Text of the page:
A major part of your oral health is the condition of your gums. As we get older, conditions such as gingivitis and periodontitis become a more common problem, and can lead to more serious issues, such as tooth loss. Gum disease can have multiple causes, such as not brushing enough, smoking, stress and poor diet. Gum disease can also be hereditary or contributed to a weakened immune system due to conditions like diabetes, AIDS or leukemia. Hormonal changes during pregnancy also make expecting mothers more prone to gum disease.
Gingivitis is the term used to describe inflammation of the gums, while periodontitis is the more advanced stage when the gum starts to pull away from the tooth. Treatment depends on the severity of the problem. Mild gingivitis may be resolved by proactive oral hygiene and regular dental cleanings while more serious cases can require a more advanced procedure or even surgery. If you’ve been noticing symptoms of gum disease, such as tender and inflamed gums that bleed often, bad breath, loose teeth and pus coming from your gums, be sure to come in for an examination as soon as possible. The earlier gum disease is caught, the easier (and less expensive) it is to treat.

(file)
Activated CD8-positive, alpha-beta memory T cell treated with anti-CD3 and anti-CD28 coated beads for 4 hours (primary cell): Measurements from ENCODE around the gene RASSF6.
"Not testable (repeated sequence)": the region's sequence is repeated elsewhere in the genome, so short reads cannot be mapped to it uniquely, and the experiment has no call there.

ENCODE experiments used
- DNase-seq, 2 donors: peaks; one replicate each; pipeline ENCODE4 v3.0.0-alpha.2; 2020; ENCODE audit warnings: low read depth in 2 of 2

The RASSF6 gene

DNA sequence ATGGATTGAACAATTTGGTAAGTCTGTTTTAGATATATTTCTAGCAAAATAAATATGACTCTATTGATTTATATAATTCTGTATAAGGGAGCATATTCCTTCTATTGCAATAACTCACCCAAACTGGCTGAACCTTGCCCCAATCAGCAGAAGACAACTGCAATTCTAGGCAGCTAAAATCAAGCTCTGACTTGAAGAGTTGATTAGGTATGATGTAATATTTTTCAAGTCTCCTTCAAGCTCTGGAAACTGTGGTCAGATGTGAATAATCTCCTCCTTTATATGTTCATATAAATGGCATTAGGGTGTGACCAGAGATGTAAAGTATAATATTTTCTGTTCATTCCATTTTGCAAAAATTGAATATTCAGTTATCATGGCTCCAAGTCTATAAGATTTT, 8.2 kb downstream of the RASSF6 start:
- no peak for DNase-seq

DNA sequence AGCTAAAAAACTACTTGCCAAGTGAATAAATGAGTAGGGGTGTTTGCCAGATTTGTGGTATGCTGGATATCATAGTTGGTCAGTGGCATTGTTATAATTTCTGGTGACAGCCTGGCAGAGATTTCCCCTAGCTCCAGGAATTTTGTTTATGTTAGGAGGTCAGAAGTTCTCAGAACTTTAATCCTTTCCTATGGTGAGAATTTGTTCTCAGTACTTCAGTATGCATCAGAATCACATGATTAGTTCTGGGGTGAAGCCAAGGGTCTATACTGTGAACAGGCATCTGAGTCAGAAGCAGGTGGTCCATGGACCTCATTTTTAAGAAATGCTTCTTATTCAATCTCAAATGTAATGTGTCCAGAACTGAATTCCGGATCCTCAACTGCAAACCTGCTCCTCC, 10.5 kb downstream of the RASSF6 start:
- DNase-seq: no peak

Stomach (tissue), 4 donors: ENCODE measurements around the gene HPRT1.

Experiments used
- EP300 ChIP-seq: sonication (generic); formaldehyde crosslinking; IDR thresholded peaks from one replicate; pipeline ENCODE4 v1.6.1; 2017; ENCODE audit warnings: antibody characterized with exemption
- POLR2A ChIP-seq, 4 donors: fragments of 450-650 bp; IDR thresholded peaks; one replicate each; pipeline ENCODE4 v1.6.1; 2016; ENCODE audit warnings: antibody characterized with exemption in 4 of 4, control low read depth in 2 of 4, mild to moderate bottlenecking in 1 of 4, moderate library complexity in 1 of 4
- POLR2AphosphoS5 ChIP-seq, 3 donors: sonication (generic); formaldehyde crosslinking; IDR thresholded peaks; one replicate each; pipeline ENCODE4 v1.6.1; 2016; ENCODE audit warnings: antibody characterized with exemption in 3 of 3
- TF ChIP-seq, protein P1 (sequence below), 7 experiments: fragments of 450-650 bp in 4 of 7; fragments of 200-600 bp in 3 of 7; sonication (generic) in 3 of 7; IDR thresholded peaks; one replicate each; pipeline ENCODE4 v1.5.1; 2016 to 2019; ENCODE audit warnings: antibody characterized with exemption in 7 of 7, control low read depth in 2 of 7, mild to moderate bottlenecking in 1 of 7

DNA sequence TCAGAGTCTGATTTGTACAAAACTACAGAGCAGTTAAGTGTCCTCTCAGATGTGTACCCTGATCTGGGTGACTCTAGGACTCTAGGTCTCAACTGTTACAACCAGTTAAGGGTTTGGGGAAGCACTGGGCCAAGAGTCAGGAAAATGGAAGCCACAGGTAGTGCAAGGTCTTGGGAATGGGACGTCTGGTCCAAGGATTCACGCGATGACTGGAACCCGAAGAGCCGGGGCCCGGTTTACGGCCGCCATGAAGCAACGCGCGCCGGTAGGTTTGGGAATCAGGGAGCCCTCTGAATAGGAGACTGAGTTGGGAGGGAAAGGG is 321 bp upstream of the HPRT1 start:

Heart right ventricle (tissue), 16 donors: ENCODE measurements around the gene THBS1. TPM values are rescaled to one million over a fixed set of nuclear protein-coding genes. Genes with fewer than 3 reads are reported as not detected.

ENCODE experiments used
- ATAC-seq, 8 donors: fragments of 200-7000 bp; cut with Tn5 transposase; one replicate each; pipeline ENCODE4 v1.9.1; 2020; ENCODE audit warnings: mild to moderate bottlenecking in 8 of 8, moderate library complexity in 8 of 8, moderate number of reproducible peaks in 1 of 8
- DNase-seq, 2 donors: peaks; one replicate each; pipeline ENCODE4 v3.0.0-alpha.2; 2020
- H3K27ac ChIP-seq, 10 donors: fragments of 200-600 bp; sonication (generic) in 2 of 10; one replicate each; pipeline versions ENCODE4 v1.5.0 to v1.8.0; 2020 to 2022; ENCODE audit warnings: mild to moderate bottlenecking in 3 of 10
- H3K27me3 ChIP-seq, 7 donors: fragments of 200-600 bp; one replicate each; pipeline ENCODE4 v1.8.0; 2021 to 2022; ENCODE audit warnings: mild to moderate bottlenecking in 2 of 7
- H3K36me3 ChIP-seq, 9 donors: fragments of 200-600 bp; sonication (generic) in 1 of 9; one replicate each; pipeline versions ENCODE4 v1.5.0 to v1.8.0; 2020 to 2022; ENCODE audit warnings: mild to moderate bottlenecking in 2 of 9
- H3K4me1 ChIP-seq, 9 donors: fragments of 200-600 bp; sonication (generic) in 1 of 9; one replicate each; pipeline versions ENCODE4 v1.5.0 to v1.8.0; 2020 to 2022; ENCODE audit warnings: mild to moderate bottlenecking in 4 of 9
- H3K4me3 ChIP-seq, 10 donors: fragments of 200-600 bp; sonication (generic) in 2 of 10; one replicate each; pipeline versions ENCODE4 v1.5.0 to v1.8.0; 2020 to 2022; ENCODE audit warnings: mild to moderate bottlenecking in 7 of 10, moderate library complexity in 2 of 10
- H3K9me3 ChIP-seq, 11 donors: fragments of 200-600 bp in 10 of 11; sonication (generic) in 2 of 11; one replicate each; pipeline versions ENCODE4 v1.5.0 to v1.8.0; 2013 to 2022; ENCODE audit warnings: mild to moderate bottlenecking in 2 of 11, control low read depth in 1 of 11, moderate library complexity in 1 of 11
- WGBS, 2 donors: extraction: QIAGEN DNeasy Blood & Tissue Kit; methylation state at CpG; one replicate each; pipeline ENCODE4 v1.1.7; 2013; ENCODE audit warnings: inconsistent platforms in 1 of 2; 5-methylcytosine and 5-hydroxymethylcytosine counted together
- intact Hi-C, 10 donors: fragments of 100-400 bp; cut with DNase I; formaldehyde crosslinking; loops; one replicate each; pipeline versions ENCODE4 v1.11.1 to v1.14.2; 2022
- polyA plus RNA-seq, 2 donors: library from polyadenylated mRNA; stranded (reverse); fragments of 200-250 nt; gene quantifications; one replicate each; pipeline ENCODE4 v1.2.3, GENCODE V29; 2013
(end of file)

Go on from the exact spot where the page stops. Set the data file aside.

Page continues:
Basic treatments for periodontal (gum) disease include tooth scaling and root planing. Both treatments involved scraping off tartar above and below your gums, then smoothing out rough spots on each tooth’s root, so bacteria cannot remain on the teeth and gums as easily. Flap surgery may also be performed where the tartar is removed from pockets and formed alongside teeth. In some cases, when bone and tissue have deteriorated, grafts may be necessary to replace the infected areas. Guided tissue regeneration is another treatment that allows for bone and tissue to grow by itself. If you’re experiencing issues, don’t hesitate to make an appointment today.